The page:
The performance in the bar continues as the happy couple stand up, sit down, argue, sit in reception, argue some more, stand up, stagger about etc all under the watchful eye of Mr Miserable. On a seat in the lobby, is a set of bedding that they have brought with them, which strikes us as a tad unusual as hotels usually have quite a bit of their own. We can only conclude that something seriously depraved and somewhat messy is on the cards. Mr Tuxedo's eyes continue to spit out the darkness in his soul, as he staggers upstairs with his glass of beer and the ludicrously dressed fat woman. Mr Hell's Angel follows (again at a subservient distance) with the all the bedding. We pray that they're not in a room next to one of ours.

To try and put the images of no holds barred bodily product exchange out of our heads, we go for a refreshing stroll around the snowy streets of Tapiola. Amazingly, we're not in the mood for more drink, and I'm certainly in need of an early night, so after having finally found the bar we were looking for yesterday, but not having a drink, we return to our rooms to prepare for gig day.

Tapiola, Finland Saturday 31st January 2004

Aaah, the joy of a decent night's sleep. I left my balcony door slightly ajar and it's blown so wide there's now a lovely sub zero gale blowing through the room, along with flurries of snow. I don't get on with air conditioning, give me the real thing, the colder the better. We're late down for breakfast and Marja-Leena who is picking us up to take the gear to the venue (it's near but not THAT near). We soon catch up, and it's not as if we'll need too much time to set up. It's snowing quite heavily now and there's a foot or so on the ground in places. We're surprised to learn that this is quite unusual in South Finland, and they certainly seem to have even more problems gritting the roads than we do in England if that's possible.

Over at the snappily named Kulttuurikeskus, the stage is busy with equipment, including two impressive structures belonging to artist and festival organiser Ilkka Niemelainen. There's a large metal-framed laser harp big enough to stand in and play with ease. Then there's also the I-Tube which is like a giant theremin coil. Both look and sound like great fun to play with...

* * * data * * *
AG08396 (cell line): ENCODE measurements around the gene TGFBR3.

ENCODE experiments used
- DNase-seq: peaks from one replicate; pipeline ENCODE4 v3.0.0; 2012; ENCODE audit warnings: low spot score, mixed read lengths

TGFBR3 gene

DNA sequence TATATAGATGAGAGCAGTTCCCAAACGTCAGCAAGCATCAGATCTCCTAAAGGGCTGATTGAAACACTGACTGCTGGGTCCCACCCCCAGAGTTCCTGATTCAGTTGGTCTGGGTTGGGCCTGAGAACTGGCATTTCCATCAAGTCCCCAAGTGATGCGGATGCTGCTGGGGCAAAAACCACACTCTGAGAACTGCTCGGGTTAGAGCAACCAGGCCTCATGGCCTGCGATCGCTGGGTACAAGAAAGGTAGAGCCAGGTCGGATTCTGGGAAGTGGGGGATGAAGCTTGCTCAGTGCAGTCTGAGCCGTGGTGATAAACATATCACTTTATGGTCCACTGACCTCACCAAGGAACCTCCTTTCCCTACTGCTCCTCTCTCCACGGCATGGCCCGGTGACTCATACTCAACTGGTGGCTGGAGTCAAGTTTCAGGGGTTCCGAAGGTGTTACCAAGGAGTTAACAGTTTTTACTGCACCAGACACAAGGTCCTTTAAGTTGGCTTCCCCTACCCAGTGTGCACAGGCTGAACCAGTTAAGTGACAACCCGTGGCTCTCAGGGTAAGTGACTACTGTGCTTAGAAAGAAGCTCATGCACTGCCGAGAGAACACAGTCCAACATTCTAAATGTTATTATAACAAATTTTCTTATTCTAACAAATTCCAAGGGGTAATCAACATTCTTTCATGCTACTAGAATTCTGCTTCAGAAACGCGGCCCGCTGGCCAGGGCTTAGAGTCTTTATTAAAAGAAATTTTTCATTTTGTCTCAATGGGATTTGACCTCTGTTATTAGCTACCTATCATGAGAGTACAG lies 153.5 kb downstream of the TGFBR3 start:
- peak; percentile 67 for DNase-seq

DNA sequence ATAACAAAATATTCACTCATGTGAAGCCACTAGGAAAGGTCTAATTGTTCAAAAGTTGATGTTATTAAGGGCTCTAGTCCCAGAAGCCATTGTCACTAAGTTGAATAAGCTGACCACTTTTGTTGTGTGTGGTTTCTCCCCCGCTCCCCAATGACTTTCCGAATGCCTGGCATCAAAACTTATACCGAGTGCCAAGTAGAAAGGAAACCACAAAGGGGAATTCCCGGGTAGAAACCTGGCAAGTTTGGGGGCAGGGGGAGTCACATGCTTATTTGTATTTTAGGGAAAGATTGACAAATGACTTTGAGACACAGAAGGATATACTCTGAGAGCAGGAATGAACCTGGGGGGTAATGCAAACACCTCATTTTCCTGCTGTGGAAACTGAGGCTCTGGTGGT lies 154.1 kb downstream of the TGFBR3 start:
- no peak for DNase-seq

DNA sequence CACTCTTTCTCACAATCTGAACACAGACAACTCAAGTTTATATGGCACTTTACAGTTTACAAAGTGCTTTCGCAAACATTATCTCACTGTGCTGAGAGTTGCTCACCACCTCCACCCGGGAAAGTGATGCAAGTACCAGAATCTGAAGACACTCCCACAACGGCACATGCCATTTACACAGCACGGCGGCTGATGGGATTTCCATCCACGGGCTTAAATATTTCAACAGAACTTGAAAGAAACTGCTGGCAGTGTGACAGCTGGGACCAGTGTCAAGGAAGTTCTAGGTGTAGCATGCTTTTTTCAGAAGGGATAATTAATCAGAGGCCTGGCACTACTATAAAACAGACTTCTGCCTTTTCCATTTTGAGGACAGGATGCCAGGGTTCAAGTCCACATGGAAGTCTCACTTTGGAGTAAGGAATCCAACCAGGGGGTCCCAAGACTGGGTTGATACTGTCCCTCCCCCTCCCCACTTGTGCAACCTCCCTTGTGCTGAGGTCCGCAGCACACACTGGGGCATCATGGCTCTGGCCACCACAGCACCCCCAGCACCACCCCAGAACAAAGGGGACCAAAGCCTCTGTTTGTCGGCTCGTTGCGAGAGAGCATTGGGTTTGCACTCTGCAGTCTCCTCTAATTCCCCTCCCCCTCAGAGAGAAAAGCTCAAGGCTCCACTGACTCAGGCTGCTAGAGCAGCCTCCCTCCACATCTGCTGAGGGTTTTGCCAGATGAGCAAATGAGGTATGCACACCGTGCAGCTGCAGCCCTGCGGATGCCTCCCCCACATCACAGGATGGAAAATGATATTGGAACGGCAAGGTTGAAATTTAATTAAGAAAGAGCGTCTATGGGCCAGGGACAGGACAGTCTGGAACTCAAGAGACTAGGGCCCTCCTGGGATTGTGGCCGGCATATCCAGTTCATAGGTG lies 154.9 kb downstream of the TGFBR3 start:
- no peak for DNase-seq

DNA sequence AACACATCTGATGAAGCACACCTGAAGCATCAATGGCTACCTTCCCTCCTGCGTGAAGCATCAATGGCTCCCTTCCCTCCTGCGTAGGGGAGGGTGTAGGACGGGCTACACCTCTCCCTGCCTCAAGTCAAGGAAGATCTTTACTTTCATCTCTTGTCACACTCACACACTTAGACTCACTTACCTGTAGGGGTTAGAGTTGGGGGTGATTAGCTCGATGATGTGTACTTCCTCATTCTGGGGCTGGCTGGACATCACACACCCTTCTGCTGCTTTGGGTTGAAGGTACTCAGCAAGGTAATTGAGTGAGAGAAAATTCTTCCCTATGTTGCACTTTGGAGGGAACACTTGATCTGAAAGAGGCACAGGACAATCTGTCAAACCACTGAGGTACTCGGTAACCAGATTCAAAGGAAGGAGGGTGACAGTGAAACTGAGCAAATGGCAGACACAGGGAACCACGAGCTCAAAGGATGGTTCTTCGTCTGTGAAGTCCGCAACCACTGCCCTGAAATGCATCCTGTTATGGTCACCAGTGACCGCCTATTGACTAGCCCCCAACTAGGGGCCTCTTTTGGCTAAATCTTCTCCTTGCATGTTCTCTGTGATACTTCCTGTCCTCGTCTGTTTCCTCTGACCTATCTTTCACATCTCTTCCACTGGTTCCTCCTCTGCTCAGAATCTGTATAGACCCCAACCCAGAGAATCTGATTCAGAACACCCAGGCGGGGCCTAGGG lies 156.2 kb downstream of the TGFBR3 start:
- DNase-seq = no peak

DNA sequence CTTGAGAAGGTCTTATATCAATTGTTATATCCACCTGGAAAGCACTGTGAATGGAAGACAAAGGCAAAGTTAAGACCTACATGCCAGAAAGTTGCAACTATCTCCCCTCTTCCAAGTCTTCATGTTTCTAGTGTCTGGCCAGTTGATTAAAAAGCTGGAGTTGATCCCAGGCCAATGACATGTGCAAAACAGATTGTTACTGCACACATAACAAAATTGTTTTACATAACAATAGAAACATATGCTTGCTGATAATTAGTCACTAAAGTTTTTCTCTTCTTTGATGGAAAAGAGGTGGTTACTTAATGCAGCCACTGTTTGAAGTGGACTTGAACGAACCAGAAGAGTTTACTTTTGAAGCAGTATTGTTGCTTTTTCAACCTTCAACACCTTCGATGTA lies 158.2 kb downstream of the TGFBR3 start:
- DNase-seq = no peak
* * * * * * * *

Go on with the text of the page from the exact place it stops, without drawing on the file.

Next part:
Already set up and to the right of the stage are the three men of Centrezoon, Markus Reuter, Bernhard Wostheinrich and English singer Tim Bowness who immediately introduces himself and the band. Over the next couple of hours we find out a bit about each others bands and backgrounds and what has led us to be sharing a stage on a Saturday in Finland. He's been involved with some luminaries of music in various capacities as musician, record label and promoter and if time weren't pressing to sort out the gig preparations we could have spent several more hours finding a great deal of common ground. That's the thing I love about musicians, we are one big global family with often only two or three degrees of separation.

The soundchecks go very smoothly and well ahead of schedule, and it all sounds great. There's a good soundman who unfussily gives us what we need when we need it. Then, the icing on the cake, a Mellotron arrives courtesy of local keyboard legend Esa Kotilainen, who sadly does not speak any English but we can at least show our appreciation with a few CDs. It's in lovely condition and we immediately power it up to stabilise it in time for the performance. It is the only working Mellotron in Finland. We are honoured.

Then Space Commander Jukka Mikkola introduces himself, bang on cue. He has presented his "Space Junk" radio show for over ten years, and it's thanks to him that we got the gig. He's played our music for years and it's good that we popped into his mind when the organisers were looking for an international band. He's going to be broadcasting tonight's concert and we disappear to the luxurious backstage facilities (no really, ours even had a piano in it) to do an interview for his RMI special . In the middle of all this Gary is rung for the second time this weekend by a journalist from the Financial Times wanting his opinion on a company that Gary is currently dealing with in his other life. So we have the bizarre scenario of him being interviewed by the FT and a Finnish radio presenter simultaneously, about entirely unrelated topics.

We spend an hour or so with Jukka and his microphone before leaving the venue in search of some food. A Tapiola Saturday afternoon is much the same as anywhere else, except that the families out shopping are pulling the kids along on cool plastic sleds instead of using buggies. We have a bumper feed to get us through the gig and return to the hotel. It's just before 5pm here, 3pm in England, and Duncan and I's chosen team (Leeds) are playing Gary's (Middlesbrough). We'll actually be mid-concert during the second half of the match. I switch the TV on in my room and there's some bizarre chariot-racing going on in the snow. I'm just about to take a snap for the racing boys back home when it's interrupted with live coverage of Norwich vs Sheffield United. This in itself is a coincidence as Norwich is where Tim from Centrezoon lives.